Your browser is no longer supported

For the best possible experience using our website we recommend you upgrade to a newer version or another browser.

Your browser appears to have cookies disabled. For the best experience of this website, please enable cookies in your browser

We'll assume we have your consent to use cookies, for example so you won't need to log in each time you visit our site.
Learn more

Largest ever fine for streetworks offence

j22_p6_roads.jpg

Magistrates have handed a utility company the largest ever fine for a single streetworks offence.

London Power Networks was prosecuted for not ensuring roadworks cause the minimum disruption to road users, with Westminster Magistrates’ Court fining it a total of £24,000.

The offences included two counts of carrying out work without a permit and a further two counts of failing to serve the required statutory streetworks notices before beginning work. The offences took place at Bressenden Place and Lower Grosvenor Place on 9 February.

The company was fined £10,000 for each offence of working without a permit, the highest level imposed in London to date for a single streetworks offence. For failing to serve statutory streetworks notices the company was fined £4,000. The overall fine was £24,000 and the company was also ordered to pay £3,722 in prosecution costs.

In passing sentence at the hearing on 7 September, the judge said: “I have seen a number of these cases and I remain unclear why large organisations such as London Power Networks continue to undermine regulations put in place to reduce inconvenience to road users when conducting streetworks. There is no acceptable excuse in my view and I hope the sentence passed today reflects that.”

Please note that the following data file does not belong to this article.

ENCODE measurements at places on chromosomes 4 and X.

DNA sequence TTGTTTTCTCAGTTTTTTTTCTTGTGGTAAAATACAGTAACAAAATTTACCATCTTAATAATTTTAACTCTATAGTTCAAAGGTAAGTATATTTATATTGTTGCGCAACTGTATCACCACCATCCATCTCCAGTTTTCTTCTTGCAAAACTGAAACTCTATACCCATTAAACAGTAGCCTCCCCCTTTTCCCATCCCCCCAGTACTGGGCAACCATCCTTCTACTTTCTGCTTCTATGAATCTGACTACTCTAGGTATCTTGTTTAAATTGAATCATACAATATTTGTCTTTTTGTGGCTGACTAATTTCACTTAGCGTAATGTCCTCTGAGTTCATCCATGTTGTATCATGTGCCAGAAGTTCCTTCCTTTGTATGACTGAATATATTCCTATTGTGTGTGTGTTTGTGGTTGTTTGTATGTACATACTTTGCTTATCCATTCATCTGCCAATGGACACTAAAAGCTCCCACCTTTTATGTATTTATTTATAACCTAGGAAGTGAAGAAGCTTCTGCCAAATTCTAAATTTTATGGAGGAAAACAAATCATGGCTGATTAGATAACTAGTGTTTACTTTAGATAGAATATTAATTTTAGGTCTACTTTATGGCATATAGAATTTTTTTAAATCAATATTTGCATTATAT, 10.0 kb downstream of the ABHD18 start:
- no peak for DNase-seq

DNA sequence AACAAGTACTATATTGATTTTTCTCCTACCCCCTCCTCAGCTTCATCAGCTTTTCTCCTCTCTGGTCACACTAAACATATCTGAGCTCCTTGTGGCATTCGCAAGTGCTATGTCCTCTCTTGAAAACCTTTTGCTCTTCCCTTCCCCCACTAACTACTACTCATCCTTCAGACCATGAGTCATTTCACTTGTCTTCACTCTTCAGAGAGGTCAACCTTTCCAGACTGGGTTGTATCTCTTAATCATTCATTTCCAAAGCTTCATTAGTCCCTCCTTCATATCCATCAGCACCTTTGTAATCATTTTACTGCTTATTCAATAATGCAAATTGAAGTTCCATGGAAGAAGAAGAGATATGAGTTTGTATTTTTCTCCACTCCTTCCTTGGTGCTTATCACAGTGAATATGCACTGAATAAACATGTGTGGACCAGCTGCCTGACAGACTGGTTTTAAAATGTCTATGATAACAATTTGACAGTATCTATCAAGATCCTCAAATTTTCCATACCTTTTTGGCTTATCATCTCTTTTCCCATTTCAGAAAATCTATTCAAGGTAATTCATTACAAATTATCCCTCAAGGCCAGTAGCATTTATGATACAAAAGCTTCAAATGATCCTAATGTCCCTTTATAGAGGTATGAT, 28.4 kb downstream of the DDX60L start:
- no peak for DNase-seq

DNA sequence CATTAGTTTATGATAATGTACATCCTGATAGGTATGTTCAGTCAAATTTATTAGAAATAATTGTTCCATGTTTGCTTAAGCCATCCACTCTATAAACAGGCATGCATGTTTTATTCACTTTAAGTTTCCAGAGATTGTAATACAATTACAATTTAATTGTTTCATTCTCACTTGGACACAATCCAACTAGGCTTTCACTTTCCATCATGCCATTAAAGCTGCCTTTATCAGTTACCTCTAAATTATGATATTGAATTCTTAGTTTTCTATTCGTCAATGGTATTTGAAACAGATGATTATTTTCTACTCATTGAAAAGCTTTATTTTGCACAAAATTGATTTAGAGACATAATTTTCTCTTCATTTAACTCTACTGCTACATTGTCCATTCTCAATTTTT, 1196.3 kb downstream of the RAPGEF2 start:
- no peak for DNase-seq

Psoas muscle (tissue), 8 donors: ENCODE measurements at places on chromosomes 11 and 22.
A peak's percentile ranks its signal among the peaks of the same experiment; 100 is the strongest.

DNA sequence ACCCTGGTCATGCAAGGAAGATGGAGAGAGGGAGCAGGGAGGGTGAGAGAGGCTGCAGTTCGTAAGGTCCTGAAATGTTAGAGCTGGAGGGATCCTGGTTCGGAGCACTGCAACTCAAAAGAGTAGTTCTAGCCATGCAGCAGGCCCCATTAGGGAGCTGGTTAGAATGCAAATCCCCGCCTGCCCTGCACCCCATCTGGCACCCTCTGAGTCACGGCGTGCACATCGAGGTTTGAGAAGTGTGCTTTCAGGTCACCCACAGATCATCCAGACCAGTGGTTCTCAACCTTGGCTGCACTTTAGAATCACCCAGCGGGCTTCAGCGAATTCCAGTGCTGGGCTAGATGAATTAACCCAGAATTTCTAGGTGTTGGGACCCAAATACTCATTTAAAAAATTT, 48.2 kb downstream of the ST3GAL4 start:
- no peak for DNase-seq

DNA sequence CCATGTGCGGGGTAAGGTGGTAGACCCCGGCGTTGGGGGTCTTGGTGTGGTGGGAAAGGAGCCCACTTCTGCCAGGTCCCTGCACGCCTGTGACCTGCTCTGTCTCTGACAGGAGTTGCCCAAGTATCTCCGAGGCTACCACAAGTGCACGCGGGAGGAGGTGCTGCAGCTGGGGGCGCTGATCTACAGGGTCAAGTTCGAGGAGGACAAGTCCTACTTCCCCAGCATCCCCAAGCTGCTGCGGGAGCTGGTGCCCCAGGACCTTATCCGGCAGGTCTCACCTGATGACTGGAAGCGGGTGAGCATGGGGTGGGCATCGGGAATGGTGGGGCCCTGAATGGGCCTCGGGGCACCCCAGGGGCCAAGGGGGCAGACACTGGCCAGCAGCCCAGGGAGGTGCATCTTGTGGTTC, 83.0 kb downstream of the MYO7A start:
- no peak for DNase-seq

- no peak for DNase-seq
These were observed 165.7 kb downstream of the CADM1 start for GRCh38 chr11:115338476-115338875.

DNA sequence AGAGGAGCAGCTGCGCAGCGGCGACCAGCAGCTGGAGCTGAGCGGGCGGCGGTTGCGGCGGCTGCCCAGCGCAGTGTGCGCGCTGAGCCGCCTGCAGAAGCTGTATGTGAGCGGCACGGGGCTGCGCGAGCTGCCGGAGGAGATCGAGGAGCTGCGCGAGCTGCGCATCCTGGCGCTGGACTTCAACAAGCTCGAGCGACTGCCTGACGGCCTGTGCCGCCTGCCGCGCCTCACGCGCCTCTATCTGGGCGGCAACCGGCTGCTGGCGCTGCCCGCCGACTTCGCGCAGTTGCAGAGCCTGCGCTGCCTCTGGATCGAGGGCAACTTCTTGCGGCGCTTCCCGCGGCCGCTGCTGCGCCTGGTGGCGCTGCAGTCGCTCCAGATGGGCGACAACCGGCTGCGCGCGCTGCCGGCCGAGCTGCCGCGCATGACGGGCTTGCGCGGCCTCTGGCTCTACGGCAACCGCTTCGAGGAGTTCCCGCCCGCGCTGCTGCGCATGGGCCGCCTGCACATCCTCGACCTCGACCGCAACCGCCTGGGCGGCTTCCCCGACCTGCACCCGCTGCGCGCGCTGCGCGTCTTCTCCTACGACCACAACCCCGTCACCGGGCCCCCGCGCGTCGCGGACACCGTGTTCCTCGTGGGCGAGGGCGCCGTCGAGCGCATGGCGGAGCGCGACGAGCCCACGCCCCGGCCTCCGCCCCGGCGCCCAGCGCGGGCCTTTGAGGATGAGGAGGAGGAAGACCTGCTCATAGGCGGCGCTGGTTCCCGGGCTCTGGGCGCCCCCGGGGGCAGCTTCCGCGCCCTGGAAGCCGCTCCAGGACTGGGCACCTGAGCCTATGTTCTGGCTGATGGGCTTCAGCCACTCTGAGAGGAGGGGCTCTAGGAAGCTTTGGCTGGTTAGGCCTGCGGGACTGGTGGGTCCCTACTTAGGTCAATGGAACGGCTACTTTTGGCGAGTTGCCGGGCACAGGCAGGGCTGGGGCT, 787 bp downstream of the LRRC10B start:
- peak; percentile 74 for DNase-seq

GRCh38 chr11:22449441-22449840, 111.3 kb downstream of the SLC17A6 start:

TfL’s chief operating officer for surface transport Garrett Emmerson added: “Not providing these notices impacts on our ability to successfully coordinate streetworks and we will continue to push for the toughest penalties possible for utility companies caught acting unlawfully.

“We are committed to keeping London’s roads as clear as possible, preventing unnecessary traffic build up which disrupts people’s daily commute and worsens air quality.”

Tags

Have your say

You must sign in to make a comment

Please remember that the submission of any material is governed by our Terms and Conditions and by submitting material you confirm your agreement to these Terms and Conditions. Please note comments made online may also be published in the print edition of New Civil Engineer. Links may be included in your comments but HTML is not permitted.